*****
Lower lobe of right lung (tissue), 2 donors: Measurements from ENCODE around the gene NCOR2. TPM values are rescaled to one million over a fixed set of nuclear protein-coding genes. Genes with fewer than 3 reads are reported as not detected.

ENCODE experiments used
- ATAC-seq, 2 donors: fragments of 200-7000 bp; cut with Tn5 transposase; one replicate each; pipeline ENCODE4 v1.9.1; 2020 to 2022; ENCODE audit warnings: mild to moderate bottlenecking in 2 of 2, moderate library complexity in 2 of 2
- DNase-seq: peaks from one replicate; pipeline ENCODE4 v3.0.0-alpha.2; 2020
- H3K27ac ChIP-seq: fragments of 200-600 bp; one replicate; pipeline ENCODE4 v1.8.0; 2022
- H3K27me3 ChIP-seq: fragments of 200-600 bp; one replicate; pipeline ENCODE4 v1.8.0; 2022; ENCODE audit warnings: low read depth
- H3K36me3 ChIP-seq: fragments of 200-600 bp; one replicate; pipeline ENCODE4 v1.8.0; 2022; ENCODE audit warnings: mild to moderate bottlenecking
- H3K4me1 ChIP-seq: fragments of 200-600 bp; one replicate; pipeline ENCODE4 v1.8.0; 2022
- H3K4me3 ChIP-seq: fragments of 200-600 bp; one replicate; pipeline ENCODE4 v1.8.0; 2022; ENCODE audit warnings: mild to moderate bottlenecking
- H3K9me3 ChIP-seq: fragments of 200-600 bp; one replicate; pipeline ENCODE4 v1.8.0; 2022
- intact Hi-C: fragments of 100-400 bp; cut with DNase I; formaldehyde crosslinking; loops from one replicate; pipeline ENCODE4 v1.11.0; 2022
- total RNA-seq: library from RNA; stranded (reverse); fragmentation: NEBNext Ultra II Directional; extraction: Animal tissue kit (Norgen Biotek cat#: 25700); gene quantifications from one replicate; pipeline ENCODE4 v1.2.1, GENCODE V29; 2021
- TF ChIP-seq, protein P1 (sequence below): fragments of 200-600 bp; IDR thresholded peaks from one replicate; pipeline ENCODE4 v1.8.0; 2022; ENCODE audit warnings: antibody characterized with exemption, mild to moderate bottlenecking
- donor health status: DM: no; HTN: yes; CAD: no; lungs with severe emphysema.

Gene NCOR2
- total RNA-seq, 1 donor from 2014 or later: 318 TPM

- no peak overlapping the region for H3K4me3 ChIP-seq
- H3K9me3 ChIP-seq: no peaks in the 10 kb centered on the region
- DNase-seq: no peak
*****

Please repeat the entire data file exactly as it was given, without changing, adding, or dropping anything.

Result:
Lower lobe of right lung (tissue), 2 donors: Measurements from ENCODE around the gene NCOR2. TPM values are rescaled to one million over a fixed set of nuclear protein-coding genes. Genes with fewer than 3 reads are reported as not detected.

ENCODE experiments used
- ATAC-seq, 2 donors: fragments of 200-7000 bp; cut with Tn5 transposase; one replicate each; pipeline ENCODE4 v1.9.1; 2020 to 2022; ENCODE audit warnings: mild to moderate bottlenecking in 2 of 2, moderate library complexity in 2 of 2
- DNase-seq: peaks from one replicate; pipeline ENCODE4 v3.0.0-alpha.2; 2020
- H3K27ac ChIP-seq: fragments of 200-600 bp; one replicate; pipeline ENCODE4 v1.8.0; 2022
- H3K27me3 ChIP-seq: fragments of 200-600 bp; one replicate; pipeline ENCODE4 v1.8.0; 2022; ENCODE audit warnings: low read depth
- H3K36me3 ChIP-seq: fragments of 200-600 bp; one replicate; pipeline ENCODE4 v1.8.0; 2022; ENCODE audit warnings: mild to moderate bottlenecking
- H3K4me1 ChIP-seq: fragments of 200-600 bp; one replicate; pipeline ENCODE4 v1.8.0; 2022
- H3K4me3 ChIP-seq: fragments of 200-600 bp; one replicate; pipeline ENCODE4 v1.8.0; 2022; ENCODE audit warnings: mild to moderate bottlenecking
- H3K9me3 ChIP-seq: fragments of 200-600 bp; one replicate; pipeline ENCODE4 v1.8.0; 2022
- intact Hi-C: fragments of 100-400 bp; cut with DNase I; formaldehyde crosslinking; loops from one replicate; pipeline ENCODE4 v1.11.0; 2022
- total RNA-seq: library from RNA; stranded (reverse); fragmentation: NEBNext Ultra II Directional; extraction: Animal tissue kit (Norgen Biotek cat#: 25700); gene quantifications from one replicate; pipeline ENCODE4 v1.2.1, GENCODE V29; 2021
- TF ChIP-seq, protein P1 (sequence below): fragments of 200-600 bp; IDR thresholded peaks from one replicate; pipeline ENCODE4 v1.8.0; 2022; ENCODE audit warnings: antibody characterized with exemption, mild to moderate bottlenecking
- donor health status: DM: no; HTN: yes; CAD: no; lungs with severe emphysema.

Gene NCOR2
- total RNA-seq, 1 donor from 2014 or later: 318 TPM

- no peak overlapping the region for H3K4me3 ChIP-seq
- H3K9me3 ChIP-seq: no peaks in the 10 kb centered on the region
- DNase-seq: no peak